Born in Naples, Italy, the young Victor took interest in the works of alchemists such as Cornelius Agrippa and Paracelsus and longed to discover the fabled elixir of life; he temporarily loses interest at 15, after witnessing a lightning strike that destroys a tree and having the theory of electricity explained to him. However, while at the University of Ingolstadt in Bavaria, Frankenstein develops a fondness for chemistry and rediscovers his passion for the sciences and curiosity about the nature of life - his studies eventually lead him to a miraculous discovery that enables him to give life to non-living matter. Over the course of two years, Victor undertakes the creation of a humanoid being in the attic of his boarding house.
Due to the difficulty of replicating the minute parts of the human body, Victor makes his "Creature" about 8 feet (2.4 m) in height and proportionally large, and selects for features commonly considered beautiful during the process. Using an ambiguous means involving electricity, Victor finally brings his creation to life; the Creature's ugliness horrifies Frankenstein into fleeing from his creation. As the Creature struggles to discover his own identity and fails to fit into human society, his shunning leads him to seek revenge against Frankenstein, who in turn devotes his life to destroying the Creature after he takes the lives of several family members and his future wife.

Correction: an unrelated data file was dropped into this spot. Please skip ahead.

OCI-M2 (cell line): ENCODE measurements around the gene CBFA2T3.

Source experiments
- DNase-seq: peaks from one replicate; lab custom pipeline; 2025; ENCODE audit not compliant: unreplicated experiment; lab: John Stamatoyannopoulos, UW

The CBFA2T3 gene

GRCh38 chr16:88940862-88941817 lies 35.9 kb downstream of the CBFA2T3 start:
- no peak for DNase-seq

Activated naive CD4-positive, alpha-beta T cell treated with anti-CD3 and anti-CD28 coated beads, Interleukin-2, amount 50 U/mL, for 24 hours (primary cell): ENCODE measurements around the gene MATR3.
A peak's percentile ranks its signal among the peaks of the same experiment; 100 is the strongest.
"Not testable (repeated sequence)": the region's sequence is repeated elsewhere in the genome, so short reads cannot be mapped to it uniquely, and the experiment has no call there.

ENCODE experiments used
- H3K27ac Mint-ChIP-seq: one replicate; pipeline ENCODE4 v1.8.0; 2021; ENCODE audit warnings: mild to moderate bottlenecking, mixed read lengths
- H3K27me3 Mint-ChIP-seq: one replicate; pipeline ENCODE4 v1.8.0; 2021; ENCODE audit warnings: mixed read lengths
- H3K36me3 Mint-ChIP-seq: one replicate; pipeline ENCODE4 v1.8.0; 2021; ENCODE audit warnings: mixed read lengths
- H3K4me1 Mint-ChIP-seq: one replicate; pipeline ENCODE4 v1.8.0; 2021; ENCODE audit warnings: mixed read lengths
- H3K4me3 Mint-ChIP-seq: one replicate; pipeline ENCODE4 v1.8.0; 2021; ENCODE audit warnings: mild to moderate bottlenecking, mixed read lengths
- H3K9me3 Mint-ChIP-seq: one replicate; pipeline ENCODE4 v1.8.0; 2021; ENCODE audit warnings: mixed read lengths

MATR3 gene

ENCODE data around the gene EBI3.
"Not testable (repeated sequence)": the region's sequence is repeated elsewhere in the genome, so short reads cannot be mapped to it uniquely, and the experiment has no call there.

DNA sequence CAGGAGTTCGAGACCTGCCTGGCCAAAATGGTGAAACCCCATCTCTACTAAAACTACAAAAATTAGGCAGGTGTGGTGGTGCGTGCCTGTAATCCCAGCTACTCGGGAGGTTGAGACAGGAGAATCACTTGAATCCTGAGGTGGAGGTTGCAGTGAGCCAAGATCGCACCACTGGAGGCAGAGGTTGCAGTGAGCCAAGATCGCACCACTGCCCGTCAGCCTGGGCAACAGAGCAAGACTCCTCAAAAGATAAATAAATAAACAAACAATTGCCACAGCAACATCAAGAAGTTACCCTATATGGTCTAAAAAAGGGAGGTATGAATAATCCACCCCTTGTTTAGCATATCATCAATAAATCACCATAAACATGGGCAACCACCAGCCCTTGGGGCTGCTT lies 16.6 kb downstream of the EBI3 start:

Some aspects of Victor's character are believed to have been inspired by Percy Shelley, Mary's husband. Victor's desire to understand and create life through the Creature, followed by his struggles with guilt, despair and regret as Victor eventually seeks to destroy the monster, is one of the major themes of the book; another major theme is the question of Frankenstein's responsibility to the creature and its parallels to a parent's responsibility for their child. Though the novel portrays him as a tragic figure whose life is defined by his obsessions, many film adaptations - including the 1931 film Frankenstein and the Hammer Films series starring Peter Cushing - have portrayed Frankenstein as the prototypical "mad scientist".
With an anxiety that almost amounted to agony, I collected
the instruments of life around me, that I might infuse a spark
of being into the lifeless thing that lay at my feet. It was
already one in the morning; the rain pattered dismally against
the panes, and my candle was nearly burnt out, when, by the
glimmer of the half-extinguished light, I saw the dull yellow
eye of the creature open; it breathed hard, and a convulsive
motion agitated its limbs.
How can I describe my emotions at this catastrophe, or how
delineate the wretch whom with such infinite pains and care I
had endeavoured to form? His limbs were in proportion, and I
had selected his features as beautiful. Beautiful!--Great God!
His yellow skin scarcely covered the work of muscles and
arteries beneath; his hair was of a lustrous black, and
flowing; his teeth of a pearly whiteness; but these luxuriances
only formed a more horrid contrast with his watery eyes, that
seemed almost of the same colour as the dun white sockets in
which they were set, his shrivelled complexion and straight